Fossil fuel electricity generation has hit its peak globally, according to a new study, with emerging markets ready to “leapfrog” coal and gas in favour of renewable alternatives.

The report from financial think tank Carbon Tracker and India’s Council on Energy, Environment and Water (CEEW) finds demand for fossil fuels in electricity production has now either peaked or plateaued in 63% of emerging markets excluding China, while consumption has peaked in all but two developed economies.

Emerging economies will be key to a successful global energy transition, with an estimated 88% of new electricity demand growth between 2019 and 2040 expected to come from these regions.

While China alone accounts for almost half of the projected increase among emerging economies, and 39% of overall demand growth, it has yet to commit to ending its use of coal, which supplies around 60% of the country’s electricity consumption.

But the Chinese energy mix is “on the cusp of change”, according to the research, with wind and solar capacity increasing by more than 20% annually – a rate that could help peak its reliance on fossil fuels before 2025.

India is the world’s third-largest carbon emitter, but is undergoing a rapid transformation towards cleaner power sources. Domestic renewable capacity has grown from 20GW of solar in 2010 to 146GW of solar, wind, biomass and hydropower in 2021, collectively supplying 37% of India’s power capacity.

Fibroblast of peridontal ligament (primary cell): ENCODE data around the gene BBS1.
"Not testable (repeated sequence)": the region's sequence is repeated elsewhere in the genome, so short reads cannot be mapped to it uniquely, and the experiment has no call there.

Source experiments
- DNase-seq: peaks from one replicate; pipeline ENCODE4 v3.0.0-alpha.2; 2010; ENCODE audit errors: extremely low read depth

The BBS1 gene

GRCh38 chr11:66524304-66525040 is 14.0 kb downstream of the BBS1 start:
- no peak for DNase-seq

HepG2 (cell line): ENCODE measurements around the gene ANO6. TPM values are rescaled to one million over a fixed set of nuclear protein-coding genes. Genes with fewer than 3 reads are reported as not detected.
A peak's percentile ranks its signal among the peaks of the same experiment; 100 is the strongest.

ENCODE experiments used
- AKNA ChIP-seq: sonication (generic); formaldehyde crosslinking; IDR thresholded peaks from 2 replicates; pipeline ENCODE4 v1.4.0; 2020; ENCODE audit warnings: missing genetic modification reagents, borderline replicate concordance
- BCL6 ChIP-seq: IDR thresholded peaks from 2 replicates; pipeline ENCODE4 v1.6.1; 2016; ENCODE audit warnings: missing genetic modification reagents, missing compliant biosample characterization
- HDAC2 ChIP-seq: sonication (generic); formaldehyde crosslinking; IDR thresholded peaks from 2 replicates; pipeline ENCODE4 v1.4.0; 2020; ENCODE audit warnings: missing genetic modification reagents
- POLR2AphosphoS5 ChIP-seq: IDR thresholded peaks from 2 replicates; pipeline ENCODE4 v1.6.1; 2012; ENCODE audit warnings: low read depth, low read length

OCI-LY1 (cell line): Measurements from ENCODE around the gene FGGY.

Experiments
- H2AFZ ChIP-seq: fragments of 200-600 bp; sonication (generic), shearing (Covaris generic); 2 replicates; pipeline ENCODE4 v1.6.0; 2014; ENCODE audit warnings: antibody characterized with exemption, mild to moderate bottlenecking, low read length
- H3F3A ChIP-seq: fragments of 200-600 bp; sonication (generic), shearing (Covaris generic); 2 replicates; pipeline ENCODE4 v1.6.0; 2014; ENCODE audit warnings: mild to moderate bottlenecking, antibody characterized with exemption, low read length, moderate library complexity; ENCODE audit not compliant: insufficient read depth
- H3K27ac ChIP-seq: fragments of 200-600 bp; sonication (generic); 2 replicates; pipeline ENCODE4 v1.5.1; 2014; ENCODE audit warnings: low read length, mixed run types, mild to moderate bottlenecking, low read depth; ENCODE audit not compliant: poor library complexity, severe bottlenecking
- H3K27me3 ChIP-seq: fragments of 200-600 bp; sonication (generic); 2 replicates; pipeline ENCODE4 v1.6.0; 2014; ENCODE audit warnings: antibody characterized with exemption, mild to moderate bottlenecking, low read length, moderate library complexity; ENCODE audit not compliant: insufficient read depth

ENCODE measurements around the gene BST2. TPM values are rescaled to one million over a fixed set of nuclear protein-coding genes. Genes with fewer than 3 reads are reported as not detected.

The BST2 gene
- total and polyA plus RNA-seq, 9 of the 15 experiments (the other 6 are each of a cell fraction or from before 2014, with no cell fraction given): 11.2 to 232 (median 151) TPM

“Emerging markets are about to generate all the growth in their electricity supply from renewables,” said Kingsmill Bond, Carbon Tracker’s energy strategist and co-author of the report.

“The move will cut the costs of their fossil fuel imports, create jobs in domestic clean power industries, and save millions of lives lost to fossil fuel pollutants.”


Supportive policies key to ensuring emerging markets move beyond peak fossil fuel generation

Renewable technologies have become increasingly cost competitive with fossil-based sources of electricity, and are now the cheaper option in many parts of the world.

This can allow developing economies to meet new electricity demand with low-carbon sources, rather than repeating the path of many industrialised nations that built extensive electricity systems based largely on coal and gas, and are now in the process of transitioning to low carbon.

As well as climate and societal benefits, a switch to solar and wind offers “powerful incentives” from a financial and energy security perspective for those countries which rely heavily on fuel imports.

These importers account for 82% of expected electricity demand growth among emerging markets, and 86% of overall demand growth globally, according to the report.

If supportive domestic policies can be put in place, including liberalised markets and the introduction of competitive auctions, the costs associated with renewables can be cut further, helping to attract international finance.

Developed nations, which are raising their commitments to net zero ahead of the COP26 climate summit in November, have a role to play by providing policy support, technology expertise and development capital.

Arunabha Ghosh, CEO of CEEW and report co-author, said: “Around 770 million people still lack access to electricity. They are a small share of forecast growth in electricity demand, but the international community has a moral obligation to support universal electricity access as the basis for achieving many other sustainable development goals.”